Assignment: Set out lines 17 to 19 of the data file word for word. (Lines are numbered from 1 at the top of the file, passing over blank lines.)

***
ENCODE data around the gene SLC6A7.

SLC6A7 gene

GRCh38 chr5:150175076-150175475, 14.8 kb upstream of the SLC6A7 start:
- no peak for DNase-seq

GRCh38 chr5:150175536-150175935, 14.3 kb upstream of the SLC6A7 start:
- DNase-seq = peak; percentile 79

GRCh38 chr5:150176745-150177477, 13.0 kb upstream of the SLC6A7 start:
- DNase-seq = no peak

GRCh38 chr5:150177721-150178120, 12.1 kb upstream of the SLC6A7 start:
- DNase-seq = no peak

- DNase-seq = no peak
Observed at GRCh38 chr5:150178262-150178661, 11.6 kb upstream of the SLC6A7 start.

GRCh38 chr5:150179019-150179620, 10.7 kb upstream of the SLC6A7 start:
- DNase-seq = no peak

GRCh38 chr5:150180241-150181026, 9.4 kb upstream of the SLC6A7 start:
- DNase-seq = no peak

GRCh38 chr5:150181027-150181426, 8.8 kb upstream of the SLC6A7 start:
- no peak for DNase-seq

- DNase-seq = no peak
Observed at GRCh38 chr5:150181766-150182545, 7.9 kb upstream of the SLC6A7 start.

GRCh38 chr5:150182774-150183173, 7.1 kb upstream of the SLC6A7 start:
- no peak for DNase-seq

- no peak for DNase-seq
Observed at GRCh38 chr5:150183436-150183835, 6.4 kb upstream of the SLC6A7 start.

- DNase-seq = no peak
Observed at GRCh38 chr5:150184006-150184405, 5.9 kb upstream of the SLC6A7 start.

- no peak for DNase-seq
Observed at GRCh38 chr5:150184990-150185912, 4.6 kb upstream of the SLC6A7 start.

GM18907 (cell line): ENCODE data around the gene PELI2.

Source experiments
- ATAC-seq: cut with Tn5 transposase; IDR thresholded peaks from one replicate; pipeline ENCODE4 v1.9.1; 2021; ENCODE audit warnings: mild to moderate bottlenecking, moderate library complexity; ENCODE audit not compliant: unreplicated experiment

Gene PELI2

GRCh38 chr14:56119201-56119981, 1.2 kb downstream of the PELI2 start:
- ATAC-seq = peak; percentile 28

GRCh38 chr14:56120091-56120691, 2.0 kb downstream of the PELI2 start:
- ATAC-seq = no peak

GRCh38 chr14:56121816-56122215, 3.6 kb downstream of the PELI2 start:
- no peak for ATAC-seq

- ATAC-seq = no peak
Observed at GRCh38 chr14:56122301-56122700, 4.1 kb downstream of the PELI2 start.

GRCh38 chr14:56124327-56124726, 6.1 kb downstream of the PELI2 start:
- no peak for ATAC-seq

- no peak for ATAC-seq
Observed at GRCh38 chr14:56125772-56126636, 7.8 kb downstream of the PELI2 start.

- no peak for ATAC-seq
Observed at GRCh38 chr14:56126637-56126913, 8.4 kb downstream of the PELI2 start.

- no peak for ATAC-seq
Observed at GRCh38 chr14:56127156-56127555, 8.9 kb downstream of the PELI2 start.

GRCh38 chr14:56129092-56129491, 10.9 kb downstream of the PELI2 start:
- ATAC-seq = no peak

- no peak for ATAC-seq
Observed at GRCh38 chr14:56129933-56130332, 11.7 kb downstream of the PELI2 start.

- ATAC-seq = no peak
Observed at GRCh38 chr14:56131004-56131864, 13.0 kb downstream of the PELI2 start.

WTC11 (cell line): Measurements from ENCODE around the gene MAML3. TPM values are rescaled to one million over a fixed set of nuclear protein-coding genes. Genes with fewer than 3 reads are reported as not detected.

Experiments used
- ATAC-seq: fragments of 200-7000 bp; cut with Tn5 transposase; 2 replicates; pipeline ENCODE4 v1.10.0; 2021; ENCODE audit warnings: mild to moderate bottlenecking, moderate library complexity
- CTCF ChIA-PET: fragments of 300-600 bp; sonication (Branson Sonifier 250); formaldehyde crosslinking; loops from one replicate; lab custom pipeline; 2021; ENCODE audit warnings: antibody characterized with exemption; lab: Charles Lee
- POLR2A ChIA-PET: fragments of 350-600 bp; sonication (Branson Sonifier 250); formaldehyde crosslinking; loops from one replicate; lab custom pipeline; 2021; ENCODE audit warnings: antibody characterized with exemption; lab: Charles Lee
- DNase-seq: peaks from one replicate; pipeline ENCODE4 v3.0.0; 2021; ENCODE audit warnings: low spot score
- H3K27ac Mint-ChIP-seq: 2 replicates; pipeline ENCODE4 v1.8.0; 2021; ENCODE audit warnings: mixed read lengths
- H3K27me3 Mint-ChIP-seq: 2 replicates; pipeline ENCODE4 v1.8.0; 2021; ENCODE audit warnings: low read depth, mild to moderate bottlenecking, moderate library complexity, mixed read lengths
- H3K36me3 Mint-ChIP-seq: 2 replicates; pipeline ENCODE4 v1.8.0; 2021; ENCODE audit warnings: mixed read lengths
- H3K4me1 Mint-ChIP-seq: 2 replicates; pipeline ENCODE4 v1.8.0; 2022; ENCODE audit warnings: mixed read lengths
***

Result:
GRCh38 chr5:150181027-150181426, 8.8 kb upstream of the SLC6A7 start:
- no peak for DNase-seq

- DNase-seq = no peak